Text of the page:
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the proxy that breaks all the rules and doesn't ever care.
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badass proxy

It's called the badass proxy, because it breaks the rules and doesn't care.

The idea is to implement just enough to make a load-balancer with sicky sessions, that can also handle web-sockets. badass proxy handles WebSockets by not-even-caring about them, and just allows them to fall through.

It's also half-assed, it doesn't even parse http properly.

Just a few regexps to grab the headers. You get a chance to modify the headers, and a chance to decide where to proxy the request, and a chance to modify the headers on the response.

But only on the first request per TCP connection, so in http 1.1 multiple requests come on the same connection. In badass proxy the rest of the requests will all go to the same place as the first! This is what you usally want, so thats okay.

If the client and server are well behaved, this should be okay. http isn't ment to send requests to different hosts on the same connection.

Example Usage

Simple Load Balancer

NOTE: head (the first arg) is not the same api as a nodejs ServerRequest (see below)

var badass = require('badass')

badass.createServer(function (head) {
  //check head.headers.host
  //return port, host of proxy destination.
  return {port: PORT, host: HOST}
}).listen(80)

note that you must return the proxy dest synchronously. so you need to already know where you are going to send the request - i.e. you must have that data already in memory.

unix sockets

dest may be of the form {path: PATH_TO_SOCKET} and badass will proxy to a server listening on a unix socket at PATH_TO_SOCKET

Sticky Sessions

use a cookie to remember to send additional requests to the same server. Since a browser will first request the html page, then all it's components, if we write the cookie on the first request, the rest should all end up in the same place.

So far I've tested this with websockets and connect.session middleware. badass does not create a set-cookie header. It only adds a field to the set-cookie header that the application sets. so if your application does not set a cookie, it won't get sticky sessions.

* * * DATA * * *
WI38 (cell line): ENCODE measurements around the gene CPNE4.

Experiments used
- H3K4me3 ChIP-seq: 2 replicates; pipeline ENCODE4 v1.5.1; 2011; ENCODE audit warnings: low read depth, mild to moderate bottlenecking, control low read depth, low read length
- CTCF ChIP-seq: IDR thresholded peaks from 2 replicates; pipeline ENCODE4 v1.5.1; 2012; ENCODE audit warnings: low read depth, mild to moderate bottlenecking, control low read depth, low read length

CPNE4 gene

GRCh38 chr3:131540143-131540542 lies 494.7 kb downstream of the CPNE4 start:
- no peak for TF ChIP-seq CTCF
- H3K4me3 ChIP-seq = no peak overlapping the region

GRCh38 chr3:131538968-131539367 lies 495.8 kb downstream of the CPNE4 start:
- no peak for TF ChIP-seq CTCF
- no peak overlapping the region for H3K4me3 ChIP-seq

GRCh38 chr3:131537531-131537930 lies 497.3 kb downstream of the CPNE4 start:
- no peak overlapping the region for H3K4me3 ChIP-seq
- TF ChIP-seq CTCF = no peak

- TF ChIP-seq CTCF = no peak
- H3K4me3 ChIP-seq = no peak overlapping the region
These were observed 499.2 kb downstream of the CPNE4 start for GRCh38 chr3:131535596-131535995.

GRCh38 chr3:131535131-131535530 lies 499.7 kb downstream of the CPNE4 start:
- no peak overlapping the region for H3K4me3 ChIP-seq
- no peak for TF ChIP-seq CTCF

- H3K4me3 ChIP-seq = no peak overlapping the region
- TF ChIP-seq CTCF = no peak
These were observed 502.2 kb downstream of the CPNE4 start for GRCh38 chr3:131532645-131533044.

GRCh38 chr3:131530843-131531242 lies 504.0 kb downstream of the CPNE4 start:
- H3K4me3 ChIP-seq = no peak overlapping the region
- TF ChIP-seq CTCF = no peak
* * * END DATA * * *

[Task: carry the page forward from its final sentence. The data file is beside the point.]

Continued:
badass.createStickyServer(function (req, sticky) {
  if(!sticky) //init a random number
    sticky = ~~(Math.random() * 1000000)
  return {port: PORT, host: HOST, sticky: sticky}
}, function (err, dest) {
  //update records that dest.sticky is down.
  //next time, proxy sticky to another server.
  //the user is responsible for managing this information.
  console.error(error, dest)
}).listen(3001)

API

createServer(lookup, modify?, errback?)

create a basic proxy. function signatures are lookup (requestHead), modify(responseHead, dest), and errback (error, dest)

lookup must return a dest object of the form {port: PORT, host: HOST}. the dest object will be passed to modify and errback.

modify is called before writing the response back to the client. it gives you an oppertunity to alter the response head.

errback is called when there is no server listening on the port you are trying to proxy to. so far, I have only managed to get ECONNREFUSED. errback is not called on http errors. badass is ignorant of http errors.

head //as passed to lookup, and modify

head is NOT the same as a nodejs http request, or response. example:

{ first: 'GET / HTTP1.1'
, headers: {
    'content-type': 'application/json' //etc
  }
}

the first line of an http request or response has a different format to the rest of the head. I didn't need it, so I just left it as a string.

headers is the rest of the http header, split into lines and key: value. badass does not change the case at all.

both lookup and modify functions may mutate the head object, and that will cause a different head to be written to the proxied stream.

createStickyServer (lookup, errback)

does most of the work creating a proxy with sticky sessions. lookup is as above, but called with an additional argument. lookup (requestHead, sticky) which is the value of the sticky cookie. lookup must also return a dest object with an additional property: {port: PORT, host: HOST, sticky: STICKY}.

you should probably set dest.sticky to sticky unless that server has crashed.

errback is as above, but of course dest will now also have the sticky property. You may want to use the errback function so you can detect when a server is down, and proxy future requests to a different instance. (but that is your responsibility)

error messages

if errback returns a stream it will be piped to the client as an error message. this must of course be a valid http message with headers, content-length, and CRLF line endings. see ./test/error-message.js

Licence

MIT / Apache2

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